Lying in the central southern part of the Lake District, the valley of Coniston and its linear, glacial lake, Coniston Water, is guarded by the high, rugged fells of Coniston Old Man and Wetherlam and overlooked by extensive woodlands and forest plantations.
The legacy of mining and quarrying on the fellsides, pastoral farming on lower ground, woodland industries, and the busy village of Coniston, all come together in this striking and characterful working landscape.
There’s evidence of prehistoric activity on the low fells in the form of burial cairns and small stone circles. And early medieval settlements give themselves away through many of the lingering Old Norse place names. Much of the valley’s agricultural landscape also owes its appearance to this period. Medieval monasteries owned a lot of the land in the area between Coniston and Windermere, with the abbots at Furness Abbey were granted almost all of the land in High and Low Furness in 1127.
Large areas of the valley were used for deer parks by both Furness Abbey and private landlords up until the 17th century and this was also a period of much change to the agricultural practices.
Industry has played an important role on the character of Coniston. Iron was smelted from the medieval period until the 20th century using local charcoal and copper mining continued into the early 20th century. Slate was also a vital resource with quarrying providing employment for more than 100 men in the Coniston area in the 1830s. There is still some slate quarrying going on today.
The quarries and mines led, in turn, to a demand for gunpowder. The gunpowder works of the Coniston valley helped to contribute a large amount to the United Kingdom’s need for gunpowder from the late 18th to the early 20th century.
In 1859, the Coniston railway opened and there was an immediate influx of tourists, with the Steam Yacht Gondola built to provide leisure trips on Coniston Water to entertain the increasing number of visitors. The National Trust runs a restored version of the Gondola on the lake today.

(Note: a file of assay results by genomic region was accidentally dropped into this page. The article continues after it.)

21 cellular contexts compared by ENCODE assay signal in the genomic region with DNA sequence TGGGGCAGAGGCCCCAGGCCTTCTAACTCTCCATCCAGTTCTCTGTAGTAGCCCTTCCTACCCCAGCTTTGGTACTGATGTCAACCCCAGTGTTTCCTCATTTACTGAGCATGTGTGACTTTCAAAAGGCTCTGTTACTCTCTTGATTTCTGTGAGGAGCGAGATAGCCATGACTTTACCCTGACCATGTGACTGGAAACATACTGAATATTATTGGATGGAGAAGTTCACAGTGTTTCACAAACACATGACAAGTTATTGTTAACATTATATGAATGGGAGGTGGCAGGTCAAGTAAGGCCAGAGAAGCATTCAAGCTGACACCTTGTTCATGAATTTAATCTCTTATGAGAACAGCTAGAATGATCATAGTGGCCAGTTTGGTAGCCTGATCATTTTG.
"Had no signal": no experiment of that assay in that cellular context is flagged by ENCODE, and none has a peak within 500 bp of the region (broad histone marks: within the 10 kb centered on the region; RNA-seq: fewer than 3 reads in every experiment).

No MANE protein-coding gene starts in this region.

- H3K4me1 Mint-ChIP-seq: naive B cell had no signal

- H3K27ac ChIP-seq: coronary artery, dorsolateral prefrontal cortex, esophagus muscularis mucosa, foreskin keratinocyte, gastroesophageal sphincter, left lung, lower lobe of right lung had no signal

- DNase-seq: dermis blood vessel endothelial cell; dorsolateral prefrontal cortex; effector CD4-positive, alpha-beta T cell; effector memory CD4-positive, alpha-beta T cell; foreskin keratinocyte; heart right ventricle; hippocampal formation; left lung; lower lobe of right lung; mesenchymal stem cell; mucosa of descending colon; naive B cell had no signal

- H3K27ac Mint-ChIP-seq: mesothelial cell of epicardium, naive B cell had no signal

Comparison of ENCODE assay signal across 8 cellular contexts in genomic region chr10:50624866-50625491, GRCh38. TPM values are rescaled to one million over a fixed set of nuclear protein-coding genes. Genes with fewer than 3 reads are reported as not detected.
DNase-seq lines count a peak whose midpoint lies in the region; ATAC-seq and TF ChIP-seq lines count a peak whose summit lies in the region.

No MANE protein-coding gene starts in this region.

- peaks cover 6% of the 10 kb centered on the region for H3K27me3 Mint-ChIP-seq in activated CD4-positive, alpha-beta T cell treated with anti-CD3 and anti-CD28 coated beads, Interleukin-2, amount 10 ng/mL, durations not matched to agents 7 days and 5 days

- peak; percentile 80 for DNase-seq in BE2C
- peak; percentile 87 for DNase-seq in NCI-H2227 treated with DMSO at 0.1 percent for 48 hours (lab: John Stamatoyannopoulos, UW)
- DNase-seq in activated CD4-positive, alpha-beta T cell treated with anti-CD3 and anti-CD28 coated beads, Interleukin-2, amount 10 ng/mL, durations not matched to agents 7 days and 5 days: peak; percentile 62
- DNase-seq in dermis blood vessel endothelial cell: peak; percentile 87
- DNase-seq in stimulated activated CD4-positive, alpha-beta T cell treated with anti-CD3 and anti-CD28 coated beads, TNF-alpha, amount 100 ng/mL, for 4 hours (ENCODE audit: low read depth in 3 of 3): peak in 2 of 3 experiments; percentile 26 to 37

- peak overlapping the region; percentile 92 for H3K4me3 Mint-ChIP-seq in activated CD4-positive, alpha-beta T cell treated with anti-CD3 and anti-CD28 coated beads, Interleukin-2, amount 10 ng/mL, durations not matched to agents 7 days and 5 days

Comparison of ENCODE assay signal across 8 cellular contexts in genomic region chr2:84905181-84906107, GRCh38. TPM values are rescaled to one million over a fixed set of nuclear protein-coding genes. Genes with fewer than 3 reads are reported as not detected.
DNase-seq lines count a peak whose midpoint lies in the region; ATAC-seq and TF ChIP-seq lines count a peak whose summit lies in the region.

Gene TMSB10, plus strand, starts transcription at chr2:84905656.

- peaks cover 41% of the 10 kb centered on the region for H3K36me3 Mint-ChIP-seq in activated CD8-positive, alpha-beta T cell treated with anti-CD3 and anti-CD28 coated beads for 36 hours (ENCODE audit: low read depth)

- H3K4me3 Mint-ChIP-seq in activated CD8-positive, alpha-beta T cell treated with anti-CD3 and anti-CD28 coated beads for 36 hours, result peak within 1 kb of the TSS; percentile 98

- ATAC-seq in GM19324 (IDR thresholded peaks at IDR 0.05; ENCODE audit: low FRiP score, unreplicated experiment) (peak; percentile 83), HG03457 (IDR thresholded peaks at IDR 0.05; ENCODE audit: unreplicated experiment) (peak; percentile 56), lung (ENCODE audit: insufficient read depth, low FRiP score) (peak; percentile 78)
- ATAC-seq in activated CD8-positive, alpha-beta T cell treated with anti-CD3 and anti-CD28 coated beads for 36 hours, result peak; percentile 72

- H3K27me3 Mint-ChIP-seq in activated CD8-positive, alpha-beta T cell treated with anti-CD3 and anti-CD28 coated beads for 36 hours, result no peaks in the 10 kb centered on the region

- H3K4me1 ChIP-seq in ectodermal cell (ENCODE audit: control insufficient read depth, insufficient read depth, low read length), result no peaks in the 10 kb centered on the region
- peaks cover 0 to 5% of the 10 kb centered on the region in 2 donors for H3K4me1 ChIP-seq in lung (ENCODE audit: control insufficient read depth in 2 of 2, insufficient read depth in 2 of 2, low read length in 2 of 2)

Early Lakeland guide writer, Thomas West, described views of the lake from a series of four viewing stations and the valley became a favourite destination for a select group of wealthy artists.
The pursuit of beauty in the Coniston Valley extended to landscape design. And an example of this is Monk Coniston, bought by Beatrix Potter from the Marshall family, and then later acquired by the National Trust.
The National Trust also now owns Beatrix Potter’s 17th century farmhouse Hill Top at Near Sawrey as well as the Beatrix Potter Gallery in Hawkshead. Tarn Hows, also owned and protected by the National Trust, is another stunning example of an ornamentally planted landscape, originally designed by James Garth Marshall in the 1860s.
William Wordsworth was a pupil at the grammar school in Hawkshead and wrote of Coniston and its people in his poems, most notably in ‘The Prelude’. J. M. W. Turner created ‘Morning among the Coniston Fells’ one of his key oil paintings here, and in the later 19th century leading art critic John Ruskin took up residence at Brantwood, directly looking over the lake.
Coniston has inspired everything from heavy industry to great art over the centuries and still remains as a valley of extraordinary contrasts, textures and beauty.
Click here to see the full valley content from the World Heritage Site nomination document.